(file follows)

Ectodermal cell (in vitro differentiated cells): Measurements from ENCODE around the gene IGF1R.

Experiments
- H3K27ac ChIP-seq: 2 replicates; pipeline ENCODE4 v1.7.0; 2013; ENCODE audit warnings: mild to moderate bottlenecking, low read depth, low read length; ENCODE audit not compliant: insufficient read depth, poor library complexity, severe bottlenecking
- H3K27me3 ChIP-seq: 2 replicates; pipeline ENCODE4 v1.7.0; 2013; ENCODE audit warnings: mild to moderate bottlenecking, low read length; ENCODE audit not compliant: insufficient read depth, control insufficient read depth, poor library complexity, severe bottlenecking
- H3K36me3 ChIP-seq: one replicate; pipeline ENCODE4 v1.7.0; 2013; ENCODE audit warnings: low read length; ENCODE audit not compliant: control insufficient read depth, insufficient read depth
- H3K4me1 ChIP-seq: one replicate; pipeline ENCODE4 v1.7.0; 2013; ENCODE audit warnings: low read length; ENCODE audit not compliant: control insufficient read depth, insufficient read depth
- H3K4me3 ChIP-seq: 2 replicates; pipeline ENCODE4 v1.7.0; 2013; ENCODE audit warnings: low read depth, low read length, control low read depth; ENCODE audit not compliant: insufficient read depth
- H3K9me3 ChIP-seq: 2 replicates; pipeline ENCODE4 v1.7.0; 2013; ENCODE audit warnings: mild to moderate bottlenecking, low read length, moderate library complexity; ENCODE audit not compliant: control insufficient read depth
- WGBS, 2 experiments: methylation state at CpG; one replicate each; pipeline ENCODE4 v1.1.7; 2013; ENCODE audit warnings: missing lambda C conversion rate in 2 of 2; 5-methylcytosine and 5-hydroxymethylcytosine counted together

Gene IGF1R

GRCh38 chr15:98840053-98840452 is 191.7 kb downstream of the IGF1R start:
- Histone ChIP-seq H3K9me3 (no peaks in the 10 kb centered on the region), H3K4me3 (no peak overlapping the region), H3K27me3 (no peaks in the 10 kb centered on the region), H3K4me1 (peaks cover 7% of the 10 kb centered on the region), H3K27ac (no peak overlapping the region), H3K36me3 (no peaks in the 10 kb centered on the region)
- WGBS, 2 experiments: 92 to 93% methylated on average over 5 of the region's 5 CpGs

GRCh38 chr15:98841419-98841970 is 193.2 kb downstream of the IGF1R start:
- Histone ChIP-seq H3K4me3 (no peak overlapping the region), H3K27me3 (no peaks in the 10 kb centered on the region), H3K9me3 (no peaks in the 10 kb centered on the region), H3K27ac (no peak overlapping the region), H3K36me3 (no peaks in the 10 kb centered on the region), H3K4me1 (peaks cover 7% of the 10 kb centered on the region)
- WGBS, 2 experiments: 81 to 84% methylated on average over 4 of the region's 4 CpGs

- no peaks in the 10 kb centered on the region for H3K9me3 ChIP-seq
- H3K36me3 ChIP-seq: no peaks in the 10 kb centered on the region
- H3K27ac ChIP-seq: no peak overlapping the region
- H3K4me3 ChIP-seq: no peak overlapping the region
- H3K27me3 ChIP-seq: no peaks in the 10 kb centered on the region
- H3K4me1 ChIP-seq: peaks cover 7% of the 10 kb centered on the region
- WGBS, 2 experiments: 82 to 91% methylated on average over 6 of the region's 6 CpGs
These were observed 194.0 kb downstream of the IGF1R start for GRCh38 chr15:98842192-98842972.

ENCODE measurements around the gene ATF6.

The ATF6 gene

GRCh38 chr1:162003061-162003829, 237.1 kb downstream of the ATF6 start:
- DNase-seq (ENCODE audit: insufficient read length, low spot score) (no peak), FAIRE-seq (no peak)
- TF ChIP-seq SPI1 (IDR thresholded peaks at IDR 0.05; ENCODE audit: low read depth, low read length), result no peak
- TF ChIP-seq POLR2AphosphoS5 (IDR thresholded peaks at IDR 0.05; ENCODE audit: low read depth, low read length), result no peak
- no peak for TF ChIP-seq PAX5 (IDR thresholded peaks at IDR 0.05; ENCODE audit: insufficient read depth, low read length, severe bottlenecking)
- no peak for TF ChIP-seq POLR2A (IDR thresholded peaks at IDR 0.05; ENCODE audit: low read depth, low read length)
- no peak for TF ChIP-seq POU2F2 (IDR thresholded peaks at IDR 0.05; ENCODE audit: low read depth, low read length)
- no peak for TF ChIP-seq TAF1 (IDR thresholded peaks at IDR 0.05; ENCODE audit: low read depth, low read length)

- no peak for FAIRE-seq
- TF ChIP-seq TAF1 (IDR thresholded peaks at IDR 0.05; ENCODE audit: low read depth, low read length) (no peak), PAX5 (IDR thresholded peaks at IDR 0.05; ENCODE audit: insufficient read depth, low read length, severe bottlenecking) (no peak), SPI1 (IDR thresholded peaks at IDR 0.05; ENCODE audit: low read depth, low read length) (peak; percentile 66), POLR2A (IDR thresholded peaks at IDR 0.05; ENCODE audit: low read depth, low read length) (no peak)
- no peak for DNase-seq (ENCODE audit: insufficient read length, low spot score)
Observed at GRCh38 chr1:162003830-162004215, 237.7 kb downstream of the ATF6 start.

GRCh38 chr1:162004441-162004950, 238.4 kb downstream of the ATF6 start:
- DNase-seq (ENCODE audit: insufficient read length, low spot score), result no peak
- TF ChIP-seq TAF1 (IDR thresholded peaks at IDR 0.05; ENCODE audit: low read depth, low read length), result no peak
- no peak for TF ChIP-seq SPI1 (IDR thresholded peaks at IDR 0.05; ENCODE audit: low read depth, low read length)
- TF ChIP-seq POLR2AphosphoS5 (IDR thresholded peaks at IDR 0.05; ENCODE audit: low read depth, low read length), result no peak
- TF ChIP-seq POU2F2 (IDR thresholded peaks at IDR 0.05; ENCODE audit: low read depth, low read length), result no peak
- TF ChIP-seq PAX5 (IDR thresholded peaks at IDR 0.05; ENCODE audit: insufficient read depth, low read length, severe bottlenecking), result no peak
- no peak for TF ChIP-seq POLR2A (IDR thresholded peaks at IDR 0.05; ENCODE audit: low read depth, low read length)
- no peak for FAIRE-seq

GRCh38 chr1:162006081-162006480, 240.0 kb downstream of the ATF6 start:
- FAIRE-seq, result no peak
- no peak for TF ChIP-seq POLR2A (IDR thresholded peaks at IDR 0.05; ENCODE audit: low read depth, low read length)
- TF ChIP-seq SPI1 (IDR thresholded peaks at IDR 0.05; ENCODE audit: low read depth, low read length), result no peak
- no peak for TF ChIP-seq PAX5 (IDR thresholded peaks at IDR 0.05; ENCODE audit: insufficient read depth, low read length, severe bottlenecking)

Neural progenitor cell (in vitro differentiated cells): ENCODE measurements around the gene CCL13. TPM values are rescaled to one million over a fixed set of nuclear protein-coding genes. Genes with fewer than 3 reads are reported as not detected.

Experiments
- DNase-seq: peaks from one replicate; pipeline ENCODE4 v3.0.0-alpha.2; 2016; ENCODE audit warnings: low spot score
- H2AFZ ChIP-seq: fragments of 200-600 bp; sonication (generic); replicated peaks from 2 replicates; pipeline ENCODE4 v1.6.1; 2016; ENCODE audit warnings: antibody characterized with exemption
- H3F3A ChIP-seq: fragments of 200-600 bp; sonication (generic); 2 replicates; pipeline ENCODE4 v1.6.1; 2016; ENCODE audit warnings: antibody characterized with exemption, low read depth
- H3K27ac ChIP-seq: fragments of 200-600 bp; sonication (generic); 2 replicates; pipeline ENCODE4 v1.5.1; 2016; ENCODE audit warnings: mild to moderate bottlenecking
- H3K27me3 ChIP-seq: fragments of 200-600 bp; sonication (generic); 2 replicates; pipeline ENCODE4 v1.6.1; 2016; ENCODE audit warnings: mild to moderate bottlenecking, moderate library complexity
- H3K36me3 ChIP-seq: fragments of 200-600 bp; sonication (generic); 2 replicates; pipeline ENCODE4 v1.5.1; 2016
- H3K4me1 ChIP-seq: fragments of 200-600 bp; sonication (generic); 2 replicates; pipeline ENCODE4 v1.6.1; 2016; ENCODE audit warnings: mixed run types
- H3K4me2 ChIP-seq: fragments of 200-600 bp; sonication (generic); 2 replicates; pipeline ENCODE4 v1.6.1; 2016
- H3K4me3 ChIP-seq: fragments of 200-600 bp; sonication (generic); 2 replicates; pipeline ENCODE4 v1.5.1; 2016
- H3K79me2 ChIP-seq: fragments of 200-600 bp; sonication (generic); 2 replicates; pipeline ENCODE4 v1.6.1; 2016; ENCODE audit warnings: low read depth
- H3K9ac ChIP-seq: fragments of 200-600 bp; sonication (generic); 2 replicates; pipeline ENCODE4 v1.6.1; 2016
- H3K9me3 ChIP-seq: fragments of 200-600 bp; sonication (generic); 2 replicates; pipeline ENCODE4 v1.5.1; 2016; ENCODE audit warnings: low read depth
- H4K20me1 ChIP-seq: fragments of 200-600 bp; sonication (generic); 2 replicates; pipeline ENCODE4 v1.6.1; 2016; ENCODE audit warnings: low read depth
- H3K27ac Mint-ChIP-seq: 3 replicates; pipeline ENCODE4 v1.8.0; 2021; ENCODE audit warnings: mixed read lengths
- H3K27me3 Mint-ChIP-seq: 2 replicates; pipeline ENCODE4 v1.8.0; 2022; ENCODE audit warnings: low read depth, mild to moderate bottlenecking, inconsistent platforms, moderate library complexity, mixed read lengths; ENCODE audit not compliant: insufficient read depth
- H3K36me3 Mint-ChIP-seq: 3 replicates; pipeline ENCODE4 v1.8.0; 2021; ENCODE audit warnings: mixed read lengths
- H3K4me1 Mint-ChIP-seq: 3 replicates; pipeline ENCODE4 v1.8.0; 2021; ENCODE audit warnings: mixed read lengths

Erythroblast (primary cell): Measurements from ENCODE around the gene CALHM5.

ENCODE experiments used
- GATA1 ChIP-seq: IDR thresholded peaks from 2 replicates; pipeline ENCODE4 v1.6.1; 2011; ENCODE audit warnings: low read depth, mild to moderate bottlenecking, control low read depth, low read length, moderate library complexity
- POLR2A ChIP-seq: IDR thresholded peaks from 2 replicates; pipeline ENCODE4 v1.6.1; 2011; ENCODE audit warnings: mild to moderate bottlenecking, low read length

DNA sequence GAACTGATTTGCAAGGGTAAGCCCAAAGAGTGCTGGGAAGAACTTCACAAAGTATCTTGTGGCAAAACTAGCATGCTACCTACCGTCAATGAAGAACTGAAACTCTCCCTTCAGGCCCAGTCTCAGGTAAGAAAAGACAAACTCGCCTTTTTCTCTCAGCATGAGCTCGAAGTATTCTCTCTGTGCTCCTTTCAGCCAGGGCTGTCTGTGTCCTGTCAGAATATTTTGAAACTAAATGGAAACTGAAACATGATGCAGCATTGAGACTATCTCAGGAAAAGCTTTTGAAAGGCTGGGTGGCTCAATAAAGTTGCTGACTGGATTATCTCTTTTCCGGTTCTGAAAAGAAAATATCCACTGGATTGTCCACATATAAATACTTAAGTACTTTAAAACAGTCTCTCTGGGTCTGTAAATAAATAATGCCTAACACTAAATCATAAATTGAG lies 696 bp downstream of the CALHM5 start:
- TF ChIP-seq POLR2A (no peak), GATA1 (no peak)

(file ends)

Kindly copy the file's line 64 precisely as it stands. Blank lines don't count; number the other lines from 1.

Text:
- H3K79me2 ChIP-seq: fragments of 200-600 bp; sonication (generic); 2 replicates; pipeline ENCODE4 v1.6.1; 2016; ENCODE audit warnings: low read depth